Fasting for protection. Elijah flees from Jezebel. 1 Kings 19:8 reads, “And he arose and ate and drank, and went in the strength of that food forty days and forty nights to Horeb, the mount of God.”
Fasting in private. Jesus instructed the Jews on proper fasting. Matthew 6:17 reads, “But when you fast, anoint your head and wash your face.” While Jesus never commands people to fast, many commentators observe that Jesus assumed some would.
Fasting with integrity. Zechariah questions people’s motive for fasting. Zechariah 7:5 reads, “Say to all the people of the land and the priests, ‘When you fasted and mourned in the fifth month and in the seventh, for these seventy years, was it for me that you fasted?'” Similarly, Isaiah 58:3 reads, “Why have we fasted, and you see it not? Why have we humbled ourselves, and you take no knowledge of it?”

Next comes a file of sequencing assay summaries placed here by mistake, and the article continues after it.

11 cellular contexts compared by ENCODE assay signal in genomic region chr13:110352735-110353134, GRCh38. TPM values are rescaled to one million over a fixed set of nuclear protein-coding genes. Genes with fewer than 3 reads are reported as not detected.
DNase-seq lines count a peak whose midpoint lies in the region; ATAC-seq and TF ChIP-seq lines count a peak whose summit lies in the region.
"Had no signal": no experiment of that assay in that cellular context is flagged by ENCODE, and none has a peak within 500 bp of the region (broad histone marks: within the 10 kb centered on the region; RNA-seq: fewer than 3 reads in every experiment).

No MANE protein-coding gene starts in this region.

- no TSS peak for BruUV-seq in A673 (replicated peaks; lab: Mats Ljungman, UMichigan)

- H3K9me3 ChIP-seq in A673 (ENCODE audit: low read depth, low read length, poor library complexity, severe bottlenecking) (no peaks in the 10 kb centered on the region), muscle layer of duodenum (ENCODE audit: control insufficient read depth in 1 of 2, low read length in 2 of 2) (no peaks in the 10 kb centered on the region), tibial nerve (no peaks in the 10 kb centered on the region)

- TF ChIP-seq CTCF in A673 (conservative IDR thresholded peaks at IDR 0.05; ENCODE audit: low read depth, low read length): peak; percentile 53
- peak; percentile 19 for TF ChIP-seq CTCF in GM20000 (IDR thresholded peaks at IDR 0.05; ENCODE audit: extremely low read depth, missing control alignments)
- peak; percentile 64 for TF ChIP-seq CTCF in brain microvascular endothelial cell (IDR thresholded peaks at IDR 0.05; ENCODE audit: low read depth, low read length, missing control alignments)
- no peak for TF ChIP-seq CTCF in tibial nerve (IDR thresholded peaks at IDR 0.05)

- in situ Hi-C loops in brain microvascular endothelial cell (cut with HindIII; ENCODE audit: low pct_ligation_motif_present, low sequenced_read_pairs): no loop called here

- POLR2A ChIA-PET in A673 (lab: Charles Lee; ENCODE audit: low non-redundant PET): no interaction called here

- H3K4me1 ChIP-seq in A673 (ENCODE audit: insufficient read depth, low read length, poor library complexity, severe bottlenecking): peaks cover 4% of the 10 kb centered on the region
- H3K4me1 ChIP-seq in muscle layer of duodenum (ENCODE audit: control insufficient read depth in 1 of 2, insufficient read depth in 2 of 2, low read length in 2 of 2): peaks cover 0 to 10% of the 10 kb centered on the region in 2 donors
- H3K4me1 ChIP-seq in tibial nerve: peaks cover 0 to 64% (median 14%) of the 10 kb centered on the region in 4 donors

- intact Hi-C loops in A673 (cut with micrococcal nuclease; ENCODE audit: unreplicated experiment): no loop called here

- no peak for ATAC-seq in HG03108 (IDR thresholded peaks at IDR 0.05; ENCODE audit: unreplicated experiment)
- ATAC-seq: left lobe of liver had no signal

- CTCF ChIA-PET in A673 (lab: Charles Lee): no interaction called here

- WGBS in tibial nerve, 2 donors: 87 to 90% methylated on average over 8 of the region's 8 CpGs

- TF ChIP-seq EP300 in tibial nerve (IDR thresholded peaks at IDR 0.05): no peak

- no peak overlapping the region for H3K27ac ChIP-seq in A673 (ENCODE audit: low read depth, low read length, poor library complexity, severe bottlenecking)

Fasting with a confession is often part of fasting. Psalm 69:10 reads, “When I wept and humbled my soul with fasting, it became my reproach. Joel 2:12 aligns with this theme: “Yet even now, declares the Lord, return to me with all your heart, with fasting, with weeping, and with mourning.” (cf. 1 Sam. 7:6)
Fasting with a petition. Ezra 8:23 reads, “So we fasted and implored our God for this, and he listened to our entreaty.” Similarly, Acts 13:2 reads, “While they were worshiping the Lord and fasting, the Holy Spirit said, Set apart for me Barnabas and Saul for the work to which I have called them.”
Christian author Donal Whitney writes, “Fasting can be an expression of finding your greatest pleasure and enjoyment in life from God. That’s the case when disciplining yourself to fast means that you love God more than food, that seeking Him is more important to you than eating. This honors God and is a means of worshiping Him as God.” 
 Follow Me by David Platt. p. 119.
 Spiritual Disciplines for the Christian Life by Donald Whitney. p. 176.